An intelligence chief warned on Friday that left-wing extremist violence could break out when the 20th anniversary of Germany’s reunification is celebrated this weekend in Bremen.
The president of Lower Saxony’s Office for the Protection of the Constitution, Hans-Werner Wargel, told the Neue Osnabrücker Zeitung that authorities had found blatant calls on leftist websites for arson attacks and sabotage.
“We are observing a strong mobilisation of violent, left-wing extremists in the lead-up to Unity Day celebrations,” he said.
Some threats were directed at organisers of the Unity Day celebrations, he said.
These celebrations will centre on the city of Bremen, with Chancellor Angela Merkel and President Christian Wulff among the high-profile guests.
“According to our information, the calls are especially attributable to the so-called ‘anti-German’ elements, which are within the far-left extremist scene.”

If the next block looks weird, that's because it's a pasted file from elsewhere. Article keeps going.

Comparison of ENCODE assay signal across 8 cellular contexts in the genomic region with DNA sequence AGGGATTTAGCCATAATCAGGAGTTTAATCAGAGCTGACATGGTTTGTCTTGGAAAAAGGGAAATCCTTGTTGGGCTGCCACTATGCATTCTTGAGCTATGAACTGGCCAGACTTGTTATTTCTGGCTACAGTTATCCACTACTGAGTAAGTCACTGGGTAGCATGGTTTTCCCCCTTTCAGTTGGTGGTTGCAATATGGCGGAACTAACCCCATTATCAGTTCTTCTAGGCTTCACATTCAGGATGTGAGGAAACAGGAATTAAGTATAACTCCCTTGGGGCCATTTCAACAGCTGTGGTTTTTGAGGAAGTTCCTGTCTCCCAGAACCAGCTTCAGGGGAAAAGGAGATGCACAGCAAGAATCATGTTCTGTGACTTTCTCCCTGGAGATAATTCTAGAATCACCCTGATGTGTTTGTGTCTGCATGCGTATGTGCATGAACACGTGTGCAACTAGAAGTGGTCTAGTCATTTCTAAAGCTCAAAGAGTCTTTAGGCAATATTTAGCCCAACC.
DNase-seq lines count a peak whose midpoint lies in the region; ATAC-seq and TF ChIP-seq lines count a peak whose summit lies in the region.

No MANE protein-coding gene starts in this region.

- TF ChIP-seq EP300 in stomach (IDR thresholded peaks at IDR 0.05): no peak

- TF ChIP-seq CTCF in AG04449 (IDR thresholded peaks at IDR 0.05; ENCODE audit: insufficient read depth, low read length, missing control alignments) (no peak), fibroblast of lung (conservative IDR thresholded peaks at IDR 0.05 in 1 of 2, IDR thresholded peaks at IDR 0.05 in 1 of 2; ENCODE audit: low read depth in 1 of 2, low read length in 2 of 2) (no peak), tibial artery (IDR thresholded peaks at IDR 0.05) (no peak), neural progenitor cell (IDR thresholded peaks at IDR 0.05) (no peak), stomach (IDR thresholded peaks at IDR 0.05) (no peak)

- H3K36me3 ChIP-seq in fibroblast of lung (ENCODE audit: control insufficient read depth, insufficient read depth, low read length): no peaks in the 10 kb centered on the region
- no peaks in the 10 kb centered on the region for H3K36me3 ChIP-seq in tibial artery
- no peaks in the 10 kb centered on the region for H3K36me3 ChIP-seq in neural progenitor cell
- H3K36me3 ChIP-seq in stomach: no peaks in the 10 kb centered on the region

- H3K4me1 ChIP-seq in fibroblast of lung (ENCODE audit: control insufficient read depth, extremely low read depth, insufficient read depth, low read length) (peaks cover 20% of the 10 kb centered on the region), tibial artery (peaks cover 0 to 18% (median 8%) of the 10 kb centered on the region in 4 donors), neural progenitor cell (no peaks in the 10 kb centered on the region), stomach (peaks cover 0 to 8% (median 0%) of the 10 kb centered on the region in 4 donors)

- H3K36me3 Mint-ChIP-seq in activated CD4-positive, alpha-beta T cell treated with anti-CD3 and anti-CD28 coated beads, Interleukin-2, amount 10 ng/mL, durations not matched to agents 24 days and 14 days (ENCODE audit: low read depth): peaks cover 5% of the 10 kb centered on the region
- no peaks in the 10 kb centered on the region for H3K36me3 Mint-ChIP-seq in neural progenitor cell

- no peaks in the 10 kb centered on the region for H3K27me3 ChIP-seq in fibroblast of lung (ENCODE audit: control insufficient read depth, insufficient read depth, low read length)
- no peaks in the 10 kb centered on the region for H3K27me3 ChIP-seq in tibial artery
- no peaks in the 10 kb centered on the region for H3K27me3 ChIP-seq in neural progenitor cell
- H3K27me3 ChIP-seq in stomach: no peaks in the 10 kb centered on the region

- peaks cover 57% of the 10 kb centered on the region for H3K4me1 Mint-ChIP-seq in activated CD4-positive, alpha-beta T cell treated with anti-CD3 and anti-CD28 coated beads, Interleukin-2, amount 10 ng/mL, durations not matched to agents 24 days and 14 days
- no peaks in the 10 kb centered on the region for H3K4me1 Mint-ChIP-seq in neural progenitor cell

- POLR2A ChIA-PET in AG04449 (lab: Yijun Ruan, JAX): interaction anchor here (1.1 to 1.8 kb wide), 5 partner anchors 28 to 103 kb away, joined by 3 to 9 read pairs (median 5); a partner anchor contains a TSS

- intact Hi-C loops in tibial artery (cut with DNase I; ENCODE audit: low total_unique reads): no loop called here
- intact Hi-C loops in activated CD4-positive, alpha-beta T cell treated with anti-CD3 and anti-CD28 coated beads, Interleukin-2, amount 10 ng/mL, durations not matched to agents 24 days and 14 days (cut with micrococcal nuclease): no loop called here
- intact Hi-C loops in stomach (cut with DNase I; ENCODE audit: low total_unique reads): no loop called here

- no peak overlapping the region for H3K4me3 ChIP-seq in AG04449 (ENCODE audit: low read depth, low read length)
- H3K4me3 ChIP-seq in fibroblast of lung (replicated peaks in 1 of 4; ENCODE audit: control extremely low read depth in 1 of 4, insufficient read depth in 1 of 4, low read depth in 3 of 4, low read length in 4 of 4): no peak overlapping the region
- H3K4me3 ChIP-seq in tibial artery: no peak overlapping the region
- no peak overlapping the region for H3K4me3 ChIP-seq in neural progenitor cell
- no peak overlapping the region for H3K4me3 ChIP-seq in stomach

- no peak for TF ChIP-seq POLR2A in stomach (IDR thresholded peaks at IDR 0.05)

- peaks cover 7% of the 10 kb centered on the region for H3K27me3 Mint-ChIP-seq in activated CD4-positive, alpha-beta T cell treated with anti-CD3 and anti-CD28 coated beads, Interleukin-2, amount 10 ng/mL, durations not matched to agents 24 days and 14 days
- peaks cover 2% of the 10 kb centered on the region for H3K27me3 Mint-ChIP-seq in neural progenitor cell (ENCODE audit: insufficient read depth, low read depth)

Statistics over the past year have shown a dramatic rise in violence committed by Autonomen – loosely-organised extremists who do not answer to any particular group or hierarchy.
These threats should be taken very seriously, Wargel said.
Unity Day on Sunday will celebrate 20 years since Germany formally reunified after decades of division into the communist East and democratic West during the Cold War.
There was, on the whole, a “new quality of readiness to commit violence” in the left-wing extremist scene, he said. He pointed by way of example to an 85-page handbook circulating in the scene, called “Prisma,” which amounted to a guide for violence.
“There hasn’t before been such an encyclopaedia for anarchist violence,” he said.
It contained expert instructions such as how a person “makes firebombs, prepares for criminal activity, avoids leaving evidence or counters police measures,” he said.
There might also be attacks on nuclear waste transport vehicles, he said.
“There is a series of indications that nuclear waste transport will be attacked this year by a large number of violence far-left extremists.”
This kind of activity was also dealt with in detail by “Prisma,” Wargel said.